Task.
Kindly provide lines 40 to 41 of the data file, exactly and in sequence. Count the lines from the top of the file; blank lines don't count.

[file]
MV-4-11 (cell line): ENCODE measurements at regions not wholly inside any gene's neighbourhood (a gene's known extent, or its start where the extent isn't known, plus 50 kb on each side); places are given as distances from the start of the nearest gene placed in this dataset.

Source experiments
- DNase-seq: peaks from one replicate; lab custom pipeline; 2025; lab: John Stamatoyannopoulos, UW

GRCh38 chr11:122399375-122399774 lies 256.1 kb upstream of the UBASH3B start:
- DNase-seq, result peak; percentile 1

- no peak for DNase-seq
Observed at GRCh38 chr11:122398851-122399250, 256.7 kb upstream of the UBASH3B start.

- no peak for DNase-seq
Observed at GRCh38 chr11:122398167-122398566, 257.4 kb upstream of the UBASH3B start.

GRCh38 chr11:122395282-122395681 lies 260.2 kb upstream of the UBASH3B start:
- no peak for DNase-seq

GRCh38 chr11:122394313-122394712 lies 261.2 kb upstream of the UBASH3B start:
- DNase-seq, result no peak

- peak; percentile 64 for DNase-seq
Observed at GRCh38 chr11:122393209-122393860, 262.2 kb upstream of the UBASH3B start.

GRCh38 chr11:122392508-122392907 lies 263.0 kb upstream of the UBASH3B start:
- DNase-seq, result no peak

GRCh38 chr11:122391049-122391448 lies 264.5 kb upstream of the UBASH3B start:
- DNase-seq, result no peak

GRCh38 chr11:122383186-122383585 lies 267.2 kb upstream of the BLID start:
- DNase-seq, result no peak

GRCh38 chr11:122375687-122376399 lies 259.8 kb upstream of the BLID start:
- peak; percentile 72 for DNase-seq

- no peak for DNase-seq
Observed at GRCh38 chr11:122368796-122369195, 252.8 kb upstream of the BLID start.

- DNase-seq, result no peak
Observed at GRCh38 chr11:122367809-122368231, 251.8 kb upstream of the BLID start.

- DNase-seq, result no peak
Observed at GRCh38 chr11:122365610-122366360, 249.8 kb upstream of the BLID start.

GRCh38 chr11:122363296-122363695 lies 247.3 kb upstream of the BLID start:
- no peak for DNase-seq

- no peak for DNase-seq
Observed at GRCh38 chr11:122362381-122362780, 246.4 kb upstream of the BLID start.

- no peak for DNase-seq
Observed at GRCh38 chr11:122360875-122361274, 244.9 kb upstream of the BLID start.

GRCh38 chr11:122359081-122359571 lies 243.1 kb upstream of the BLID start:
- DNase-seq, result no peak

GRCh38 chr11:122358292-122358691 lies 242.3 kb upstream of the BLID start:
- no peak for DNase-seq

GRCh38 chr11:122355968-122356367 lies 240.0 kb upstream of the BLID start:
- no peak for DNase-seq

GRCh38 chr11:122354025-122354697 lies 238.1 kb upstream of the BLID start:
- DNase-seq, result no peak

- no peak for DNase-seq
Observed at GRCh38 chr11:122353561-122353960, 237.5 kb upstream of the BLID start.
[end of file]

GRCh38 chr11:122355968-122356367 lies 240.0 kb upstream of the BLID start:
- no peak for DNase-seq